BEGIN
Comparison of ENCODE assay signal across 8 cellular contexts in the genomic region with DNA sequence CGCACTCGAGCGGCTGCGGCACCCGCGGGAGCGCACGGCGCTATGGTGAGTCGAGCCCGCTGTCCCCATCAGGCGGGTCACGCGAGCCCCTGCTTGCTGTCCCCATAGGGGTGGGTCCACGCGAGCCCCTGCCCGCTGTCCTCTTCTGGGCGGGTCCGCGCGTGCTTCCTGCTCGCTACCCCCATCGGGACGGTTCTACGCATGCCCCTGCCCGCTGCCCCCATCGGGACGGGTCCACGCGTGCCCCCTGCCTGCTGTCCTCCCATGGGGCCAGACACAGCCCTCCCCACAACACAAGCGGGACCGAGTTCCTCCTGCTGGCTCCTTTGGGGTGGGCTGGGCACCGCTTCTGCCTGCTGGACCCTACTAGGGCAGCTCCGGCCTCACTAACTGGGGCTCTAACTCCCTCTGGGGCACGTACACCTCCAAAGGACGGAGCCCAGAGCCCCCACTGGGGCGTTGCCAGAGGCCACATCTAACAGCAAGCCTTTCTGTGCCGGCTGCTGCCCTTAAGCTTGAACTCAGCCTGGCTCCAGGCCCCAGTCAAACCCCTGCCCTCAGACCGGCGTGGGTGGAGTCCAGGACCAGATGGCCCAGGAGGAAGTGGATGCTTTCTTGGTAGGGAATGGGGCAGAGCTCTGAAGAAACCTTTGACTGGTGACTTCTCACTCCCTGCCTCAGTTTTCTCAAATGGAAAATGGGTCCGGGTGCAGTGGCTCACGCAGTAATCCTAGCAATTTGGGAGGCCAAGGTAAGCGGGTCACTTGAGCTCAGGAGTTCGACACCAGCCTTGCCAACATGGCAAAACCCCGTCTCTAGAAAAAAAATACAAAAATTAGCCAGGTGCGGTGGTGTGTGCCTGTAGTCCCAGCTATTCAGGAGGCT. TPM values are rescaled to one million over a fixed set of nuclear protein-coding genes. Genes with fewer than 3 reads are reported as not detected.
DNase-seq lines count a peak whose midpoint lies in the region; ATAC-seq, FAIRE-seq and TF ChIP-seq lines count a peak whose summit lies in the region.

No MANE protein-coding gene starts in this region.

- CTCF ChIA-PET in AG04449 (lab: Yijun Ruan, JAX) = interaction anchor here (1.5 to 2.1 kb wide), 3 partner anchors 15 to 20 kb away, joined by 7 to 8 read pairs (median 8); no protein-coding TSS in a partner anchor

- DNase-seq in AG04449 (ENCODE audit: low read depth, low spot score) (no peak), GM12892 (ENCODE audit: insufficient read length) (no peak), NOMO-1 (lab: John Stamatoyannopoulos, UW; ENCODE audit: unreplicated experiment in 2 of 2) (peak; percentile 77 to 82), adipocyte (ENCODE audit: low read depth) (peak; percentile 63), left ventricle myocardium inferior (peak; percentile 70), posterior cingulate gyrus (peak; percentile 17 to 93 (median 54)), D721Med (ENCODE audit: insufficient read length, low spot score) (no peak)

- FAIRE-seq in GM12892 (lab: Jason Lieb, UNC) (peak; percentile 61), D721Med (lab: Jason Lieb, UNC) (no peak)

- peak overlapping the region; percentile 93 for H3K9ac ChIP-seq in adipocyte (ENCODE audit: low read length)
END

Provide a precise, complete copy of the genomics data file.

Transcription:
Comparison of ENCODE assay signal across 8 cellular contexts in the genomic region with DNA sequence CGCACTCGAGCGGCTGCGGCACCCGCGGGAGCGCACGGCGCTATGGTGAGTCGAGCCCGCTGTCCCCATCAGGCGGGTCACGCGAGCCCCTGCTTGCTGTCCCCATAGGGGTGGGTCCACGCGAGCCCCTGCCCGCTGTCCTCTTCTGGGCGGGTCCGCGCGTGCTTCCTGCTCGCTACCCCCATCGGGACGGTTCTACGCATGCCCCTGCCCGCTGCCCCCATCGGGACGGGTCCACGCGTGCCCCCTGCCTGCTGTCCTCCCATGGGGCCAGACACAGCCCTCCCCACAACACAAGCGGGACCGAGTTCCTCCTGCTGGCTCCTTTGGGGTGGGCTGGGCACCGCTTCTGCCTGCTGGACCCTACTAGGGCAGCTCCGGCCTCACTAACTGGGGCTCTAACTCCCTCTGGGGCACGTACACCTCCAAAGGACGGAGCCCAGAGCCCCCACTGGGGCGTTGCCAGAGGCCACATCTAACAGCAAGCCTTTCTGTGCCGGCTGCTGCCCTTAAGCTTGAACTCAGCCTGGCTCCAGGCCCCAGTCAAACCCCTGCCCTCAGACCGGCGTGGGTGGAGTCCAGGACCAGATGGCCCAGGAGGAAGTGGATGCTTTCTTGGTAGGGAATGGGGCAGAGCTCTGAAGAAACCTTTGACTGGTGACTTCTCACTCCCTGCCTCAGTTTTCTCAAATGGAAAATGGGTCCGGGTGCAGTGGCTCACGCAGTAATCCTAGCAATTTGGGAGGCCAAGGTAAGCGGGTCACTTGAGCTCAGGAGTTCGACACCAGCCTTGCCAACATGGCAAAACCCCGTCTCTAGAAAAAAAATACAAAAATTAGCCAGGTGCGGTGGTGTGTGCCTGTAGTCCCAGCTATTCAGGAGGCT. TPM values are rescaled to one million over a fixed set of nuclear protein-coding genes. Genes with fewer than 3 reads are reported as not detected.
DNase-seq lines count a peak whose midpoint lies in the region; ATAC-seq, FAIRE-seq and TF ChIP-seq lines count a peak whose summit lies in the region.

No MANE protein-coding gene starts in this region.

- CTCF ChIA-PET in AG04449 (lab: Yijun Ruan, JAX) = interaction anchor here (1.5 to 2.1 kb wide), 3 partner anchors 15 to 20 kb away, joined by 7 to 8 read pairs (median 8); no protein-coding TSS in a partner anchor

- DNase-seq in AG04449 (ENCODE audit: low read depth, low spot score) (no peak), GM12892 (ENCODE audit: insufficient read length) (no peak), NOMO-1 (lab: John Stamatoyannopoulos, UW; ENCODE audit: unreplicated experiment in 2 of 2) (peak; percentile 77 to 82), adipocyte (ENCODE audit: low read depth) (peak; percentile 63), left ventricle myocardium inferior (peak; percentile 70), posterior cingulate gyrus (peak; percentile 17 to 93 (median 54)), D721Med (ENCODE audit: insufficient read length, low spot score) (no peak)

- FAIRE-seq in GM12892 (lab: Jason Lieb, UNC) (peak; percentile 61), D721Med (lab: Jason Lieb, UNC) (no peak)

- peak overlapping the region; percentile 93 for H3K9ac ChIP-seq in adipocyte (ENCODE audit: low read length)